Tuesday, June 29, 2010

Sri Lanka restrains state wages, presents policy budget

Sri Lanka presented a broad policy budget outlining a commitment to cut deficits over the medium term, bring down interest rates and inflation and also held a state salary hike until next year. Deputy finance minister Sarath Amunugama presenting a budget in parliament said a state salary hike would come in 2011.

The 2010 budget was delayed till June due to two elections in January and April.

Salaries, which cannot be delayed is usually the item that puts the greatest pressure on state cash flows and triggers money printing leading to inflation when enough taxes cannot be raised from the people.

Planned current expenditure would only go up 5.6 percent to 928.3 billion rupees.

The minister did not unveil new revenue proposals but said an upturn in the economy which was already expanding activity including imports would provide 817.7 billion rupees in revenue in 2010 up 16.9 percent from 2009.

The government cut taxes on cars and electronic good before the budget, which is expected boost revenues and also raised taxes on cigarettes and liquor.

The government is planning an 8.0 percent of gross domestic product budget gap (8.4 percent after grants) with a revenue deficit of 2.0 percent of GDP.

Sri Lanka has not had a surplus in the revenue account of the budget since 1987, but incredible claims of a revenue surplus had been made in recent years. A revenue deficit indicates state dis-saving which brings down that national savings rate.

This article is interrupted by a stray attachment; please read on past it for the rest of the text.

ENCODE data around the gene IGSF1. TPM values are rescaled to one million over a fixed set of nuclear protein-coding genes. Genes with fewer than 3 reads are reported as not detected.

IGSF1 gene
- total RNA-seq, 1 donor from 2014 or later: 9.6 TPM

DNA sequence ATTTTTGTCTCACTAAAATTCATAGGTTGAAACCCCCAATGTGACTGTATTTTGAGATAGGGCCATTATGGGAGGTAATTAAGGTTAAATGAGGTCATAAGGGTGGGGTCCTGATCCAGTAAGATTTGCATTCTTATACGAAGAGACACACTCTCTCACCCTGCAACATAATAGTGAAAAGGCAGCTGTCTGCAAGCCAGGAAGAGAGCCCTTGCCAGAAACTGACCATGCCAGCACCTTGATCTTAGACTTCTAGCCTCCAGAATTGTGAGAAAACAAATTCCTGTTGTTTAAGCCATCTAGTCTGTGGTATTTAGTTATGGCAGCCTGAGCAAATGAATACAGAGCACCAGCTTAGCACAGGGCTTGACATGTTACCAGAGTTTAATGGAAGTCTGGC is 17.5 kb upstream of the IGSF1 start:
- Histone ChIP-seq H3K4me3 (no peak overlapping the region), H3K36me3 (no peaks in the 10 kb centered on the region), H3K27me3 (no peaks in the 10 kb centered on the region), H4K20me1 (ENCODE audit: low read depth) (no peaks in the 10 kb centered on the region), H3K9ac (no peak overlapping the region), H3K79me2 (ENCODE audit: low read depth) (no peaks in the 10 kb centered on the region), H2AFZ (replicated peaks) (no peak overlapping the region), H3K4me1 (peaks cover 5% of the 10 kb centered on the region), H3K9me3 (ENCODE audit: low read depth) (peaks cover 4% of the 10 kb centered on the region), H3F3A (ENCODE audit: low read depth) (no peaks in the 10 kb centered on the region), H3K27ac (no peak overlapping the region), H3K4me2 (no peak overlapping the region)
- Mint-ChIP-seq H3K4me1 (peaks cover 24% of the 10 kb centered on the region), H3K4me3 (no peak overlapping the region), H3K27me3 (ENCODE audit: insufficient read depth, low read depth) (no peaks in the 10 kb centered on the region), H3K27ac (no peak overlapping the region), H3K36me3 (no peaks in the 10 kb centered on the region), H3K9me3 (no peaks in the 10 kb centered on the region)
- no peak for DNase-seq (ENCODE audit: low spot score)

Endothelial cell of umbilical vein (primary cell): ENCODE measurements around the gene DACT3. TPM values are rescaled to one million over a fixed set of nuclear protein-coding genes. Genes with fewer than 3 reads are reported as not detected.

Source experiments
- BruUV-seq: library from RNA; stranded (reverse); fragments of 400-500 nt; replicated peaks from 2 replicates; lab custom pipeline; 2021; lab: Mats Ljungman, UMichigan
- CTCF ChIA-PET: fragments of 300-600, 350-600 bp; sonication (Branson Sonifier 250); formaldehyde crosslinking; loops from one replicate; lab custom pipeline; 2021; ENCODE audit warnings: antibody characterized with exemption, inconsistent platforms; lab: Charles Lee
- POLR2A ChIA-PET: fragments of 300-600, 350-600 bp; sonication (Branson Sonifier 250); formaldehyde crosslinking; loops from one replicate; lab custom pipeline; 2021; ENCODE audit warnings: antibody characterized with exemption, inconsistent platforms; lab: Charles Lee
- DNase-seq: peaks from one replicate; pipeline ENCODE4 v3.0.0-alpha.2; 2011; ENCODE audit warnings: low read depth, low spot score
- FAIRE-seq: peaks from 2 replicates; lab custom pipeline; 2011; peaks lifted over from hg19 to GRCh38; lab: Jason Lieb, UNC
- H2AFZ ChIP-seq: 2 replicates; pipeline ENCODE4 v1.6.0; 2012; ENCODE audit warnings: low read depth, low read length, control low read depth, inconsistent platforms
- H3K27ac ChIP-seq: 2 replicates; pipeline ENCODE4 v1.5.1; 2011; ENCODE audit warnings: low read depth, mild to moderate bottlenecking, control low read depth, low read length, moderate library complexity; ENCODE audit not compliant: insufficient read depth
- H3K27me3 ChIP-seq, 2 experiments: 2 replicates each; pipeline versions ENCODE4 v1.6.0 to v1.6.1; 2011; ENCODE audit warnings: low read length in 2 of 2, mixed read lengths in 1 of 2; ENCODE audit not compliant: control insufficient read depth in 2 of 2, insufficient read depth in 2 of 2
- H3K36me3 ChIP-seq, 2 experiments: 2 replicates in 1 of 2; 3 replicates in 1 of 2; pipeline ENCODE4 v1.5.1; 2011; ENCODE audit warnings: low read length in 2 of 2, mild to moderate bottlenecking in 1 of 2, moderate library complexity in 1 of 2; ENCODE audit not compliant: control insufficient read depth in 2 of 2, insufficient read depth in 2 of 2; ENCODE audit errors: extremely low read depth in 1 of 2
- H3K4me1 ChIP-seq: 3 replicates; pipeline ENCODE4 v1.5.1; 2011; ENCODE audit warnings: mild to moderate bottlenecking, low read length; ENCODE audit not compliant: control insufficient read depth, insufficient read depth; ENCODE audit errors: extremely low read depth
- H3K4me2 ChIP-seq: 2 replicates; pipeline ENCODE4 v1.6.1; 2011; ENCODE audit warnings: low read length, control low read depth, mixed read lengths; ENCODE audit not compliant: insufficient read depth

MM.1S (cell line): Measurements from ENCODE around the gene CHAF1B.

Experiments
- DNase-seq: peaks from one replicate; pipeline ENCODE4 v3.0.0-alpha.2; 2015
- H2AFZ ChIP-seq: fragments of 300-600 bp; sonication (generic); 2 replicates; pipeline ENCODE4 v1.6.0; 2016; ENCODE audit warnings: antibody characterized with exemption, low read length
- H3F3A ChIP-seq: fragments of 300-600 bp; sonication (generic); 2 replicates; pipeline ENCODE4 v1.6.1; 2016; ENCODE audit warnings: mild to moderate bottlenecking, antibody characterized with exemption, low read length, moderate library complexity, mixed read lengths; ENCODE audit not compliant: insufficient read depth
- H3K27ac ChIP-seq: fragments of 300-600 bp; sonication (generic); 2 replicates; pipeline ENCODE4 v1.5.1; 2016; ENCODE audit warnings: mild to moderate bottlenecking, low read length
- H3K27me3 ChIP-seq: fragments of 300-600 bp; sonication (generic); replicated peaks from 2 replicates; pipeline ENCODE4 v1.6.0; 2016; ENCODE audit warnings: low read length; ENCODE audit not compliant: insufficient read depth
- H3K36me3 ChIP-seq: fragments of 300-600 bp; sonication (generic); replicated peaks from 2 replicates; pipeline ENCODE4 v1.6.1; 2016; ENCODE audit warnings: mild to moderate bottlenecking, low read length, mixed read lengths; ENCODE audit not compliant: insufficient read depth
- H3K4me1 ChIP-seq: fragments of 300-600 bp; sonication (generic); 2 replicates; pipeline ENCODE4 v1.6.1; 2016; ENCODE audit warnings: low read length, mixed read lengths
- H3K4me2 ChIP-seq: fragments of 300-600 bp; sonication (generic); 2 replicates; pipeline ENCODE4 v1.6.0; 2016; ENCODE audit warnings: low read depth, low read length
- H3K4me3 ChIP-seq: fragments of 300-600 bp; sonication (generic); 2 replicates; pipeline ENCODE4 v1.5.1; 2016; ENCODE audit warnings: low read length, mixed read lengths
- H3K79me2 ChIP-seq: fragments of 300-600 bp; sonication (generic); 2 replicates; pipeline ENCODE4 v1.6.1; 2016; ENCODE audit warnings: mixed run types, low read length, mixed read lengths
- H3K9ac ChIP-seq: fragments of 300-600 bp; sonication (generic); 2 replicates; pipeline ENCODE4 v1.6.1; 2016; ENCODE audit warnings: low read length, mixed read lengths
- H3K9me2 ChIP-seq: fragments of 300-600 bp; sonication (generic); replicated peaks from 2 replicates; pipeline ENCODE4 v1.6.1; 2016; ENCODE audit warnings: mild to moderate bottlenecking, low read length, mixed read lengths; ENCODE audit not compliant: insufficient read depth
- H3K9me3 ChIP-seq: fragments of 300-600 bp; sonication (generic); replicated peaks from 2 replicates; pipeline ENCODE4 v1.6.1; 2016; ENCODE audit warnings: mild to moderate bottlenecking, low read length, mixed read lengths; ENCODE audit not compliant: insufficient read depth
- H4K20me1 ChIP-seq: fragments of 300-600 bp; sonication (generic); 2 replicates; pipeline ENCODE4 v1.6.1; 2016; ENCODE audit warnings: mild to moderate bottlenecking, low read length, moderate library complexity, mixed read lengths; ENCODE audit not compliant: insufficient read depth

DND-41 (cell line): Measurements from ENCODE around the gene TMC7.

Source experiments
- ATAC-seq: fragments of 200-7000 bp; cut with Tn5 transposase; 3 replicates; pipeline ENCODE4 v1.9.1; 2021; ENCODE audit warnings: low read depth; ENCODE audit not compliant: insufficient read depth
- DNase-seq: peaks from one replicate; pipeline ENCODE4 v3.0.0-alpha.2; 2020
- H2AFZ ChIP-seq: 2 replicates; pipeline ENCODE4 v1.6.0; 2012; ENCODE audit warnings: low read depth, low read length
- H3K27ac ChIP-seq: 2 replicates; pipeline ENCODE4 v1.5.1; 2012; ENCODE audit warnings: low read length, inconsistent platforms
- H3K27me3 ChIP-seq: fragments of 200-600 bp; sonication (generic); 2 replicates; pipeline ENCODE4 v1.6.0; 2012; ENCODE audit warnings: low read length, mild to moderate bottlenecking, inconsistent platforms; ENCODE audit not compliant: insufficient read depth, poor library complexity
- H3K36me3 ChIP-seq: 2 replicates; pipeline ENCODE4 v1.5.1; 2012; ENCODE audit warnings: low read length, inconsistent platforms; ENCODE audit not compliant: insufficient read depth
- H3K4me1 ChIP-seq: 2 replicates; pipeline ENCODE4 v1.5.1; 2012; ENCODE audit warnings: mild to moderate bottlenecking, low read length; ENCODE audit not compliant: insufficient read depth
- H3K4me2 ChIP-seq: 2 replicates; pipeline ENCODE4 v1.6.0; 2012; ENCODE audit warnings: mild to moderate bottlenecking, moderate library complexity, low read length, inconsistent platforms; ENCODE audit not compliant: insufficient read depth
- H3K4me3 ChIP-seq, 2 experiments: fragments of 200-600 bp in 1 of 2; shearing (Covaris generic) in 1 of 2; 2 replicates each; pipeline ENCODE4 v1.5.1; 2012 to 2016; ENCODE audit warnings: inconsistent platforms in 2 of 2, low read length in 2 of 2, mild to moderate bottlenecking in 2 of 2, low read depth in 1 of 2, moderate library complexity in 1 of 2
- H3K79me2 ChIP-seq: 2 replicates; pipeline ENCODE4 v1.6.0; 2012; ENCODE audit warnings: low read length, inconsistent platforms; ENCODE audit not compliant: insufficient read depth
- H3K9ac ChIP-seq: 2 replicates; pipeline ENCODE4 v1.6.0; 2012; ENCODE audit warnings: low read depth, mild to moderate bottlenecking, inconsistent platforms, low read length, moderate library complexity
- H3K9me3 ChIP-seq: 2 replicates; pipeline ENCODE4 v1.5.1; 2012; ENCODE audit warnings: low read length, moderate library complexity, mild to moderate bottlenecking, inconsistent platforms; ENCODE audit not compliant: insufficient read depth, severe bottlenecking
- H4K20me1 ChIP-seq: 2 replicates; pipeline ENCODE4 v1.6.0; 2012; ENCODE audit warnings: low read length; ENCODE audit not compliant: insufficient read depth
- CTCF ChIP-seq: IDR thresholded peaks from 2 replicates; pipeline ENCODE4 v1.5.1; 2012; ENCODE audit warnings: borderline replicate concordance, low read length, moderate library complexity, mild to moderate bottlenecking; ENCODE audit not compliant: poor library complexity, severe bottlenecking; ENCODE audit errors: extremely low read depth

Though the gap is high it is lower than the 9.9 percent (10.4 percent with grants) of GDP gap last year.

"We consider that the historically high budget deficit in this country must be phased out in order to reduce the debt burden and strengthen the financial situation so that our people will have better access to finance from our financial institutions," Amunugama said.

"We believe that such adjustment should be done through the improvement in the quality of government spending, by putting state assets to productive use and collecting revenue through a broad based and low tax regime."

Amunugama said they would not privatize state institutions or cut down public investments. Last year seven state entities lost more than 50 billion rupees or over one percent of gross domestic product.

He said ad hoc tax incentives given under the Board of Investment, the state investment promotion agency, would be phased out.

"The government also proposes in the medium term to bring down excessive tax rates on personal and corporate income as well as banking and financial institutions and do away with ad hoc and unproductive tax concessions offered by the Board of Investment and in terms of income tax laws," Amunugama said.

"The dichotomy between the BOI and non-BOI regimes will be corrected to create a level playing field."

He said some proposals from a presidential tax commission have already been implemented and a final report was due in August.

This year's budget gap of 438.8 billion rupees (without grants) would be plugged with 123.5 billion rupees in foreign financing (83.9 billion rupees in 2009) and 315.3 billion rupees in domestic financing (392.4 billion rupees in 2009).

The government would continue to invest in roads, post-war reconstruction and power.

Amunugama said the government wanted to push economic growth to over 8.0 percent a year and into double digits in the medium term by raising investments to 40 percent of GDP.

But the government also said it would 'protect' some sections of agriculture with heavy import duties as well as fertilizer subsidies, but would also reform and increase spending on education.

The government also hoped regulate and bring private sector into higher education, Amunugama said.

Earlier on Tuesday, the International Monetary Fund disbursed a 400 million US dollar tranche under a 2.4 billion US dollar bailout package signed in 2009 which was delayed pending the budget.

© Lanka Business Online

Bookmark and Share

No comments:

Post a Comment

© 2009 - 2014 Journalists for Democracy in Sri Lanka

  © Blogger template 'Fly Away' by Ourblogtemplates.com 2008

Back to TOP